Writer: Nigel Balchin, from the novel The Nursemaid Who Disappeared aka Warrant for X by Philip MacDonald
Stars: Van Johnson and Vera Miles
He’s Phillip Hannon, an American living in self-imposed exile in London, where he writes by dictation, capturing his work on a reel to reel tape recorder for Bob, his assistant, to type up. His first words are rather telling, partly because they’re minor revisions to a hit play he’s bringing from Broadway to the West End rather than anything new and partly because they reflect the bitterness that has eaten him since he became blind. ‘Sorry?,’ he barks into his mike. ‘What have you been to be sorry about? You didn’t make the world and neither did I!’ When Jean Lennox promptly arrives from New York, he pours bitterness all over her too. She’s clearly an ex from her first appearance even though she just as clearly doesn’t want to be, although 1950s Hollywood weakened what should have been a relationship between a boss and his secretary by making them actually engaged. ‘And then it happened,’ she tells Bob. ‘He didn’t like having me around. So I was fired.’ And so Hannon is even more of an ass than he should have been.
Of course, the script has to find some way for Hannon’s bitterness to be somewhat abated, because we don’t want to watch him for ninety minutes like this, and the next scene sets that up beautifully. He heads over the road for a double scotch at the Eagle and to listen to the world. Initially it’s just a gentleman playing a pinball machine, but then it’s a pair of enticing voices within the Ladies Bar right behind him. A lady pleads not to be forced into a crime by her companion, who sounds rather like Peter Lorre trying to be the Godfather. His hearing enhanced by his loss of vision, Hannon nonetheless strains to hear this conversation and remember the dialogue, so that he can promptly record it after returning to his apartment, in turn so he can replay it later to the police. He believes that the woman was a nursemaid to nobility and she is being forced to get something from Mary to give to Evans on the upcoming 10th of the month. A robbery? The kidnapping of a child? ‘It’s something,’ he says. ‘Something very wrong.’
Even though gay marriage has only recently been made legal in the United States by the Supreme Court, most of us are aware that gay people exist, probably because we know them and may even be related to them. It’s hard to believe that people didn’t actually know that Liberace was gay, for example, but that’s because it was an underground concept at the time. Back in the early years of the twentieth century, public opinion made it nigh on impossible to be both gay and have a prominent career in Hollywood, which was notably awkward for the many people who were both. Most maintained the latter by hiding the former and there was never a better way to hide homosexuality than getting married. Most outrageously, this was often not by choice but because some studios placed morality clauses in contracts, which prompted the downfall of some and the impetus for others to be forced into lavender marriages. Times have certainly changed; we don’t even have separate rooms in which ladies must drink in pubs any more!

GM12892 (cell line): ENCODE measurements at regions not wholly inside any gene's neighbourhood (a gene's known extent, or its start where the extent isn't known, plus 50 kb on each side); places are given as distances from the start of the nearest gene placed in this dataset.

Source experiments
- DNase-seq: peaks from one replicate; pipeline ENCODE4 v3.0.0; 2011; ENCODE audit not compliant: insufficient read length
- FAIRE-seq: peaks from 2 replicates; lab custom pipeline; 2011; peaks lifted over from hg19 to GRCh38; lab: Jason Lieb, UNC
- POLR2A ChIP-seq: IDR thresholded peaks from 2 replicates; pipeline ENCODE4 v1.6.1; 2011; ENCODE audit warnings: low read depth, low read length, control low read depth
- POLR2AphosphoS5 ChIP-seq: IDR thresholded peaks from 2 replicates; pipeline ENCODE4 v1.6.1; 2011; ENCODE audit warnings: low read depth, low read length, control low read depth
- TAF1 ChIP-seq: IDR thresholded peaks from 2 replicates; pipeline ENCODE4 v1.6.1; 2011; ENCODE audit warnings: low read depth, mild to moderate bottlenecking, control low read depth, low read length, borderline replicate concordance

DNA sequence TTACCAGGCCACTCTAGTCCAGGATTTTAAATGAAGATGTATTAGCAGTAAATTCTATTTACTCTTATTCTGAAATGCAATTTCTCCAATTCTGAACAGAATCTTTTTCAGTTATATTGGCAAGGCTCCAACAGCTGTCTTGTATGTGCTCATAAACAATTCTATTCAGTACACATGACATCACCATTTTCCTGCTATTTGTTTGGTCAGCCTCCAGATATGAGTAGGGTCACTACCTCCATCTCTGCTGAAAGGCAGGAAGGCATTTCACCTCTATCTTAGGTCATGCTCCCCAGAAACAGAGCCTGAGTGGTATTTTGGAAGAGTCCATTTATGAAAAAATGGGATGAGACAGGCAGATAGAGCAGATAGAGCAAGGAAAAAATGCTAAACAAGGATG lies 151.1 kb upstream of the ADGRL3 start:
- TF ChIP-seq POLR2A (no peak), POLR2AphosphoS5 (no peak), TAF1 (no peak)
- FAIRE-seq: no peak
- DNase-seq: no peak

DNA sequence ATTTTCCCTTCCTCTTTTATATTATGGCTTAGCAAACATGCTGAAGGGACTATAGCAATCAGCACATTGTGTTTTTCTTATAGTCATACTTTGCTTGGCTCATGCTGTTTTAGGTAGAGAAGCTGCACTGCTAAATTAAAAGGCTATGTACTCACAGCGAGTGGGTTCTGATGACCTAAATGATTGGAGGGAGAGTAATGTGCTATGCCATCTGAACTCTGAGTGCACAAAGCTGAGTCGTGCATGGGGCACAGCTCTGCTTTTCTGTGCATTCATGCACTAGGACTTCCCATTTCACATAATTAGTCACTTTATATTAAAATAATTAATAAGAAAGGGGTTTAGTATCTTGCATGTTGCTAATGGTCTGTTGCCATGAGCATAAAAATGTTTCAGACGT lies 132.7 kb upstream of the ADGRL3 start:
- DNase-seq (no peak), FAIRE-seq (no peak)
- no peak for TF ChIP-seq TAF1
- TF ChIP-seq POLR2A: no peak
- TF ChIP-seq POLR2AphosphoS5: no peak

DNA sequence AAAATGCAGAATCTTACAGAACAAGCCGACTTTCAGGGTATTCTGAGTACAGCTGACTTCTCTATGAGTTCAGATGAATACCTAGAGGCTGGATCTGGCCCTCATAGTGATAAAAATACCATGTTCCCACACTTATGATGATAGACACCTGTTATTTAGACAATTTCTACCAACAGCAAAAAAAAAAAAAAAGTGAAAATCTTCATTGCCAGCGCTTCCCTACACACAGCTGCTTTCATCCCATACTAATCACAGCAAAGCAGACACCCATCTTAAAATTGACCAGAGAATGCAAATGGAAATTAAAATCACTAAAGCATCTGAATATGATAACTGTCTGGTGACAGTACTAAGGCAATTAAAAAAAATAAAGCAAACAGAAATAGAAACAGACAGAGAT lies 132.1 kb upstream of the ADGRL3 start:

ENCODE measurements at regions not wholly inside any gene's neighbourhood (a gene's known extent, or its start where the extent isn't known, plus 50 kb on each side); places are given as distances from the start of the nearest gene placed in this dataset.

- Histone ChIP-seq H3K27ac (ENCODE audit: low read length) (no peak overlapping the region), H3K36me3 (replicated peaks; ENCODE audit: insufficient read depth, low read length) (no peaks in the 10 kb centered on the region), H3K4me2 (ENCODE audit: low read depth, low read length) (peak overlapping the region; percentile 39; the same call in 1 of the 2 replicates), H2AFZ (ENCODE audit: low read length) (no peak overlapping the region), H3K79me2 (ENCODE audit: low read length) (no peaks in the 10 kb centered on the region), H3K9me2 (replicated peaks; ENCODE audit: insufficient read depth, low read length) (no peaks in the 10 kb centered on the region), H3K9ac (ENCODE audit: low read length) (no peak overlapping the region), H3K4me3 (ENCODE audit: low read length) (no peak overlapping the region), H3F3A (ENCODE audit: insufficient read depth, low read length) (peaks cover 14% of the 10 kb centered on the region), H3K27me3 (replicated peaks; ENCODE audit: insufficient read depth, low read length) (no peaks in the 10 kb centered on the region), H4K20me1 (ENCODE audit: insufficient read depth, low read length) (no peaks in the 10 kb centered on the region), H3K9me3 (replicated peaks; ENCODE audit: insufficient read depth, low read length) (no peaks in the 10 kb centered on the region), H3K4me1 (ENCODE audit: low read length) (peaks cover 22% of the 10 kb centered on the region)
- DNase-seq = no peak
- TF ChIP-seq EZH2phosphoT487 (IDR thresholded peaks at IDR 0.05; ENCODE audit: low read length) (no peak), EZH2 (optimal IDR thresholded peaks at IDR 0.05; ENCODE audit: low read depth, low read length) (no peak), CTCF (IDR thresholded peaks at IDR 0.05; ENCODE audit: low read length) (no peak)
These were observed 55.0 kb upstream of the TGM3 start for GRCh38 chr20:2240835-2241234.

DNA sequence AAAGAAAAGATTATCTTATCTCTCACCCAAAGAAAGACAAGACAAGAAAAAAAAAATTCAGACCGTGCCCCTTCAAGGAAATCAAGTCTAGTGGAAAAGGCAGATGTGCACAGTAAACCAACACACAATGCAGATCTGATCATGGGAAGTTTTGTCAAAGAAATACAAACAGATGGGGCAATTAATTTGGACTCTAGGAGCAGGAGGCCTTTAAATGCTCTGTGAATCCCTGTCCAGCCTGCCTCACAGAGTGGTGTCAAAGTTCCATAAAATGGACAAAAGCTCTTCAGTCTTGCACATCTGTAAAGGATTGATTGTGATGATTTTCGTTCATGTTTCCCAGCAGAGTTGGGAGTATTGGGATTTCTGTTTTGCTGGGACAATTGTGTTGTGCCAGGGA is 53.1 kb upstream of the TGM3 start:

In other words, this mystery provides him with both a constant reminder of his disability and a number of reasons to live his life as best he can anyway. There are points where he simply forgets to be bitter, wrapped up as he is in the hunt, and Johnson does well at suggesting that without ever making it obvious. In many ways, he’s playing a character who’s playing a part but gradually losing connection to that part and becoming himself again. He even finds benefits to being blind, which he would never have considered even so recently at the beginning of the film. ‘Oh, you people with eyes!’ he tells Jean when she fails to hear or smell what he does. ‘You’re so busy looking, you never notice anything!’ Clearly, this script takes Hannon’s blindness seriously, not only as a gimmick but also as a means of deepening both his character and the mystery that he’s driven to solve. That’s very Hitchcockian and it’s yet another reminder of Rear Window, made two years earlier, to which this often warrants comparison.
Beyond the script, the film adds other worthy elements. It was shot in Cinemascope, so it’s big and wide from the opening shots of the Thames, and it was shot by someone who knew how to put that format to good use. He’s Milton R Krasner, who had, two years prior, shot Three Coins in a Fountain, which won him the first Oscar awarded for cinematography in a widescreen film. It was shot in London, so the opening panoramas of the Thames were original location footage rather than spliced in material borrowed from a stock vault. MacDonald was well known for writing visually, but Krasner and director Henry Hathaway set up a number of highly impressive shots, including one where the blind playwright has been suckered into a partially demolished building and is about to walk off the edge of a room into nowhere. There’s also clever use of the London fog, both visually and within the story, given that the very title comes from directions Hannan can give to someone with sight who’s rendered just as blind as he is by the fog.